January 6, 2016 10:13 AM | Permalink |
A Citizens for Tax Justice (CTJ) analysis of presidential candidate Ben Carson’s recently released flat tax plan finds that it would cost an estimated $9.6 trillion over 10 years. The candidate’s proposal would have to be paired with $9.6 trillion in spending cuts to avoid massive annual budget deficits, meaning it would require an implausible 75 percent cut to all discretionary spending over the same time period. Carson’s plan would provide the wealthiest one percent of taxpayers with trillions in additional tax cuts, while increasing taxes on families in the bottom half of the income distribution.
Under Carson’s plan, the bottom 20 percent of taxpayers would receive an average annual tax increase of $792 and the second 20 percent would get an average annual tax increase of $447, while the top one percent would receive an average annual tax cut of $348,434. The main reason Carson’s plan would increase taxes on low-income families is that it would eliminate all tax credits, including the highly effective Earned Income Tax Credit (EITC) and the Child Tax Credit (CTC).
Two-thirds of Carson’s $9.6 trillion in proposed tax cuts, i.e., $6.3 trillion, would go to the top one percent of taxpayers. This highly skewed result reflects the plan’s extremely regressive features, including an enormous cut in top tax rates on personal and corporate income, the elimination of taxes on capital gains, interest and dividends, elimination of the estate and gift tax and immediate tax write offs for all corporate capital spending.
Carson’s 14.9 Percent “Flat Rate” is in fact 30.2 Percent for Most Americans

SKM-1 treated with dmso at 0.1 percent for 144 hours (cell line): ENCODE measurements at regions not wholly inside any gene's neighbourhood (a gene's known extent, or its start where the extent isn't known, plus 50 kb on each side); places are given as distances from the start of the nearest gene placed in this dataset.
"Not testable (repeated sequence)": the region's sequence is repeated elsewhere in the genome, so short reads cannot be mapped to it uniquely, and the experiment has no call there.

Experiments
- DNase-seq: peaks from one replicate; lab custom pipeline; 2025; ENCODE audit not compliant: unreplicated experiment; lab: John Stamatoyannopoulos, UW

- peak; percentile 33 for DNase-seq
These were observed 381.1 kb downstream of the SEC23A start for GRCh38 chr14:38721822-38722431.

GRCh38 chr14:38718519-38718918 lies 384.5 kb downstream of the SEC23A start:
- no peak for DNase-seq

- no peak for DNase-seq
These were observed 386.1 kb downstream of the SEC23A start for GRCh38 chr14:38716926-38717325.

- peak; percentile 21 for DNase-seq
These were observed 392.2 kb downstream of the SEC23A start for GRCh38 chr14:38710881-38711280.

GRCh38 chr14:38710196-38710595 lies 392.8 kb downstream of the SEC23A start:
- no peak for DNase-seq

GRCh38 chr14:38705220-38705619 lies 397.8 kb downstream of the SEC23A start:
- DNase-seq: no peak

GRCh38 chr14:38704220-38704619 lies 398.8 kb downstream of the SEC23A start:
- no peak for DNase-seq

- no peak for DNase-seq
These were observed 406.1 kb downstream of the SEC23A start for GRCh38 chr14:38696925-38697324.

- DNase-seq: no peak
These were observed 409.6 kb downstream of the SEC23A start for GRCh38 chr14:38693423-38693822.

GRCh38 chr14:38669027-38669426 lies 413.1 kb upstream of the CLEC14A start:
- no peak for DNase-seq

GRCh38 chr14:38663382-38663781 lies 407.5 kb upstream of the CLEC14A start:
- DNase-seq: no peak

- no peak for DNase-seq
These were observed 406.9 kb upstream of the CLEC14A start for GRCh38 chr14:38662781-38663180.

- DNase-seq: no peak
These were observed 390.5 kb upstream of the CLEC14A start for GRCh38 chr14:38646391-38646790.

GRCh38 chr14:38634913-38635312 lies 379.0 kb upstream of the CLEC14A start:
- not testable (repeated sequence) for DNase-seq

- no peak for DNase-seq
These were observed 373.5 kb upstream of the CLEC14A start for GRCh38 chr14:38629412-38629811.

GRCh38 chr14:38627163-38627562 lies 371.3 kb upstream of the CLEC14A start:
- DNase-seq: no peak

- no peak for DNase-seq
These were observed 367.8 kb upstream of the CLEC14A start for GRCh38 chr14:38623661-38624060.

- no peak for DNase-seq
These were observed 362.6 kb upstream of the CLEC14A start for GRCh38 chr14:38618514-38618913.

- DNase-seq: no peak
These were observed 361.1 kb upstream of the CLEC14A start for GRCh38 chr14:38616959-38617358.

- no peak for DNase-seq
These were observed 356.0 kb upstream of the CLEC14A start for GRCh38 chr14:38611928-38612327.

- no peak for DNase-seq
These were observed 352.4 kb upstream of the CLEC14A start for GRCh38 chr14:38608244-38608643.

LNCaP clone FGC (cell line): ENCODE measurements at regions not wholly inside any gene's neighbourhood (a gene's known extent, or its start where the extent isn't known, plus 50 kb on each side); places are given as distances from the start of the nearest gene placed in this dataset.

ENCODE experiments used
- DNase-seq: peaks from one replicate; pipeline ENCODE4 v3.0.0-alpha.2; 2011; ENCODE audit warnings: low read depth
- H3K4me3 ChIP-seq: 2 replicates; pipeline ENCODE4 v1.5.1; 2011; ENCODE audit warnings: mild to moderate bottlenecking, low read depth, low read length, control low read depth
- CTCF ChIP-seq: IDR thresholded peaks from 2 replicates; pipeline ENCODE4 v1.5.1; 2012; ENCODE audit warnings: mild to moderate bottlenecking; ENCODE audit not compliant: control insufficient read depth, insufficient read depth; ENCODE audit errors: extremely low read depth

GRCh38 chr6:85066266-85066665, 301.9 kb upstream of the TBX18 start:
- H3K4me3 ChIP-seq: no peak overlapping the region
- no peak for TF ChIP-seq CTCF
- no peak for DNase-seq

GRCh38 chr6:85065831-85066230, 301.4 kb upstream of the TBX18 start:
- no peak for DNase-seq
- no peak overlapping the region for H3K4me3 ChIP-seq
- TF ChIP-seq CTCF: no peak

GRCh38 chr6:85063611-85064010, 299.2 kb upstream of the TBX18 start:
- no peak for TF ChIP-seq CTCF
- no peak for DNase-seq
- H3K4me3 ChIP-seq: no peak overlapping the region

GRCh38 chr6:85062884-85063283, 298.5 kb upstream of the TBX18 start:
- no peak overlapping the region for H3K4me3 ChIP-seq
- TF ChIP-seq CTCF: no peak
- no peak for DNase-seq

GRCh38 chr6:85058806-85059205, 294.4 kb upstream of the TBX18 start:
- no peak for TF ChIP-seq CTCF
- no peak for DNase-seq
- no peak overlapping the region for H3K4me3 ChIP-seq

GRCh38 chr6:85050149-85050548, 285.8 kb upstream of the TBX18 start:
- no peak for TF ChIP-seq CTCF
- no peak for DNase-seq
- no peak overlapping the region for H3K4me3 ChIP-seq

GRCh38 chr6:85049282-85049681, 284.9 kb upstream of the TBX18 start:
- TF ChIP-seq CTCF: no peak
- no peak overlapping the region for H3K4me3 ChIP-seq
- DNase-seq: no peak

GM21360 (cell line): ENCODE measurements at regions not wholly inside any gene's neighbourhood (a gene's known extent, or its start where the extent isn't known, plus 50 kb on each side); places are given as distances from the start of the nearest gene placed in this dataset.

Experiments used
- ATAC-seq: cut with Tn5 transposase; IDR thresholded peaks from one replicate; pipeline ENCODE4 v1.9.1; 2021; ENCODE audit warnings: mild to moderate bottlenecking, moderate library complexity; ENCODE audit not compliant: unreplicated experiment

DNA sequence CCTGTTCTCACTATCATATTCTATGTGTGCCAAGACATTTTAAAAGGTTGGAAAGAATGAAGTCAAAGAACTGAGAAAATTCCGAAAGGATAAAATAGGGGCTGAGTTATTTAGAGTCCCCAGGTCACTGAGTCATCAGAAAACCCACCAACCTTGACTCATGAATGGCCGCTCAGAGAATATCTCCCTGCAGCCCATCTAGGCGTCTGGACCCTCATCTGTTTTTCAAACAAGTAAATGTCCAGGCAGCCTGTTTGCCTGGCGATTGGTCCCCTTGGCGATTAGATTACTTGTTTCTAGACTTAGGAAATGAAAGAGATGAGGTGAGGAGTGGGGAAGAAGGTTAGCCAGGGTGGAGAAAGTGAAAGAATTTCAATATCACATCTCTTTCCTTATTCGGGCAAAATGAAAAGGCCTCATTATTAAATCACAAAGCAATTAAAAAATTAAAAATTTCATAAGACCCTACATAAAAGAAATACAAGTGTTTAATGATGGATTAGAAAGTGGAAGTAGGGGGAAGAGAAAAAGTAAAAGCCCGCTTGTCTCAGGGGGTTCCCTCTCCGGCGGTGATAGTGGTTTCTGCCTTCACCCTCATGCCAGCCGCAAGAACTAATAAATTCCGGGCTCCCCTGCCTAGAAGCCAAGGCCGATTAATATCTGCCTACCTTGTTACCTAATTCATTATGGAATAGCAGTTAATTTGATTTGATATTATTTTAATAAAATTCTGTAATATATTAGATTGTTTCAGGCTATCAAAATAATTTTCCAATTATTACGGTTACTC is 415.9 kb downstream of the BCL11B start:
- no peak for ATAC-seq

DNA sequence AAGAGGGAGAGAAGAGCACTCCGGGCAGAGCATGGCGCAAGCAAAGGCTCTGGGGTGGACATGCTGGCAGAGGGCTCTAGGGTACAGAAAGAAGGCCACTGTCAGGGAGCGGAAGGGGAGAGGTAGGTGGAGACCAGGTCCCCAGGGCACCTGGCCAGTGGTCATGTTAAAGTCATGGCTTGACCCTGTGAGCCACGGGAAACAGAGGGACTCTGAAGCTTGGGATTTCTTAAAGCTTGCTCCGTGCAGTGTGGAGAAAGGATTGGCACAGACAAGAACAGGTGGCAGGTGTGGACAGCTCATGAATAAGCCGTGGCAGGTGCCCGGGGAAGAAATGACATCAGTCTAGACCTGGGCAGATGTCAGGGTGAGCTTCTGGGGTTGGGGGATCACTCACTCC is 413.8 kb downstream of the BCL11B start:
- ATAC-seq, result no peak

Because Carson’s plan preserves the Social Security and Medicare payroll taxes, the marginal tax rate on the wages of most Americans under Carson’s plan would be 30.2 percent (the sum of Carson’s 14.9 percent rate plus the 15.3 percent payroll tax rate*). The details of Carson’s plan diverge significantly from his campaign rhetoric, which promised to replace the entire tax system with a flat income tax rate of between 10 and 15 percent. As Carson put it during a televised debate “you make $10 billion, you pay a billion. You make $10, you pay one.” A rough estimate from CTJ found that a 10 percent tax rate would cut total federal revenue in half and a 15 percent rate would cut revenue by a third. Given this fiscal reality, it is not surprising to see that Carson ultimately decided to keep Social Security and Medicare payroll taxes, which will provide about $13 trillion in revenue over the upcoming decade. But Carson’s description of his new tax plan implies, misleadingly, that the payroll tax would no longer exist going forward under his plan.
Proposed Policy Changes in the Carson Plan
• Creates a single income tax rate of 14.9 percent, with an exemption for the first $36,375 for a family of four, and varying amounts for other family sizes.
• Requires some unspecified (and thus was not modeled in our analysis) minimum tax payment from low-income families that would otherwise owe no income tax.
• Eliminates all other deductions, exemptions and credits in the personal and corporate income tax.
• Lowers the corporate tax rate to 14.9 percent and allows full expensing of capital investments.
• Eliminates the taxation of capital gains, dividends and interest income.
• Eliminates the estate tax.
• Eliminates the alternative minimum tax.
* The Social Security and Medicare payroll taxes are 15.3%, half paid by workers and half ostensibly paid by employers. Self-employed people pay the full 15.3% rate, since they have no employer. Economists generally agree that the nominally employer-side of the tax is actually passed through to workers (in the form of reduced pay).